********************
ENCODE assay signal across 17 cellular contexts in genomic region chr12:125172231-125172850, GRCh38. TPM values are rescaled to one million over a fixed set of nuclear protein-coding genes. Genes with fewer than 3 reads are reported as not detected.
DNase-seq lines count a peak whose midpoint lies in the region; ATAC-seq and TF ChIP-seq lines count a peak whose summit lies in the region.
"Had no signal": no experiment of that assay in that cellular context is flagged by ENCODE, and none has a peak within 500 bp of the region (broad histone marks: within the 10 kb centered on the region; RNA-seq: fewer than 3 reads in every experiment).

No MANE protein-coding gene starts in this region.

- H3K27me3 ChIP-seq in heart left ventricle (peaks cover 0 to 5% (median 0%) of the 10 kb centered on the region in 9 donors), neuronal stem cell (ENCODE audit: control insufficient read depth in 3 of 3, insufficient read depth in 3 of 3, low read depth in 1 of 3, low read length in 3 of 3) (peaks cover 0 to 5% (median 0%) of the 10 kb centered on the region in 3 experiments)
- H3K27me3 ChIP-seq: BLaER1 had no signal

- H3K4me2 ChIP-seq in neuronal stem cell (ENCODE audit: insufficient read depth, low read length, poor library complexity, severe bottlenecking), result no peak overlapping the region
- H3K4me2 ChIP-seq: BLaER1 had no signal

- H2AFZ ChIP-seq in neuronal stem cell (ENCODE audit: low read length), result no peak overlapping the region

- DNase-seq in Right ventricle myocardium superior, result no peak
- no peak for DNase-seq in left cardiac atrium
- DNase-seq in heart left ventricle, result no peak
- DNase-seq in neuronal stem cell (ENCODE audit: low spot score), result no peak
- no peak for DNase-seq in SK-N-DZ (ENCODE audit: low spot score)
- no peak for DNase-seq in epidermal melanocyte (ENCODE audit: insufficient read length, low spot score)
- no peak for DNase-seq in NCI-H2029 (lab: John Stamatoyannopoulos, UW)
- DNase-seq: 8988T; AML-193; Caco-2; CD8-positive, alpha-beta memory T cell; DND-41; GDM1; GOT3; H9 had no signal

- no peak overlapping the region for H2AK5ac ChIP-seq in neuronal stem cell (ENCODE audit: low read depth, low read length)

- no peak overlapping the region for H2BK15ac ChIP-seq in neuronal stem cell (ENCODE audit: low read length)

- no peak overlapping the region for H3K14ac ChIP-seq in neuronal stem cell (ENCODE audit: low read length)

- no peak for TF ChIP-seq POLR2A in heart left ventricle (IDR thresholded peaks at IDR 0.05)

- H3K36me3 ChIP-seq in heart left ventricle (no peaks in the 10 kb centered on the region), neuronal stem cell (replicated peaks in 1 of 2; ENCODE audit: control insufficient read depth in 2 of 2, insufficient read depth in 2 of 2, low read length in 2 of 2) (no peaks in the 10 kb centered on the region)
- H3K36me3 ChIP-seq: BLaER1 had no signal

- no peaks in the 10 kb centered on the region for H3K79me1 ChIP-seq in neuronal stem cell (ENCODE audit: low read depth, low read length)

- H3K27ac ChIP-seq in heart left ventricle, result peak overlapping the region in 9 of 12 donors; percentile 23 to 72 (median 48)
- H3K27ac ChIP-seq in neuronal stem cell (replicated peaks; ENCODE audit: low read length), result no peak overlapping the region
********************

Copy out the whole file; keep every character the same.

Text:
ENCODE assay signal across 17 cellular contexts in genomic region chr12:125172231-125172850, GRCh38. TPM values are rescaled to one million over a fixed set of nuclear protein-coding genes. Genes with fewer than 3 reads are reported as not detected.
DNase-seq lines count a peak whose midpoint lies in the region; ATAC-seq and TF ChIP-seq lines count a peak whose summit lies in the region.
"Had no signal": no experiment of that assay in that cellular context is flagged by ENCODE, and none has a peak within 500 bp of the region (broad histone marks: within the 10 kb centered on the region; RNA-seq: fewer than 3 reads in every experiment).

No MANE protein-coding gene starts in this region.

- H3K27me3 ChIP-seq in heart left ventricle (peaks cover 0 to 5% (median 0%) of the 10 kb centered on the region in 9 donors), neuronal stem cell (ENCODE audit: control insufficient read depth in 3 of 3, insufficient read depth in 3 of 3, low read depth in 1 of 3, low read length in 3 of 3) (peaks cover 0 to 5% (median 0%) of the 10 kb centered on the region in 3 experiments)
- H3K27me3 ChIP-seq: BLaER1 had no signal

- H3K4me2 ChIP-seq in neuronal stem cell (ENCODE audit: insufficient read depth, low read length, poor library complexity, severe bottlenecking), result no peak overlapping the region
- H3K4me2 ChIP-seq: BLaER1 had no signal

- H2AFZ ChIP-seq in neuronal stem cell (ENCODE audit: low read length), result no peak overlapping the region

- DNase-seq in Right ventricle myocardium superior, result no peak
- no peak for DNase-seq in left cardiac atrium
- DNase-seq in heart left ventricle, result no peak
- DNase-seq in neuronal stem cell (ENCODE audit: low spot score), result no peak
- no peak for DNase-seq in SK-N-DZ (ENCODE audit: low spot score)
- no peak for DNase-seq in epidermal melanocyte (ENCODE audit: insufficient read length, low spot score)
- no peak for DNase-seq in NCI-H2029 (lab: John Stamatoyannopoulos, UW)
- DNase-seq: 8988T; AML-193; Caco-2; CD8-positive, alpha-beta memory T cell; DND-41; GDM1; GOT3; H9 had no signal

- no peak overlapping the region for H2AK5ac ChIP-seq in neuronal stem cell (ENCODE audit: low read depth, low read length)

- no peak overlapping the region for H2BK15ac ChIP-seq in neuronal stem cell (ENCODE audit: low read length)

- no peak overlapping the region for H3K14ac ChIP-seq in neuronal stem cell (ENCODE audit: low read length)

- no peak for TF ChIP-seq POLR2A in heart left ventricle (IDR thresholded peaks at IDR 0.05)

- H3K36me3 ChIP-seq in heart left ventricle (no peaks in the 10 kb centered on the region), neuronal stem cell (replicated peaks in 1 of 2; ENCODE audit: control insufficient read depth in 2 of 2, insufficient read depth in 2 of 2, low read length in 2 of 2) (no peaks in the 10 kb centered on the region)
- H3K36me3 ChIP-seq: BLaER1 had no signal

- no peaks in the 10 kb centered on the region for H3K79me1 ChIP-seq in neuronal stem cell (ENCODE audit: low read depth, low read length)

- H3K27ac ChIP-seq in heart left ventricle, result peak overlapping the region in 9 of 12 donors; percentile 23 to 72 (median 48)
- H3K27ac ChIP-seq in neuronal stem cell (replicated peaks; ENCODE audit: low read length), result no peak overlapping the region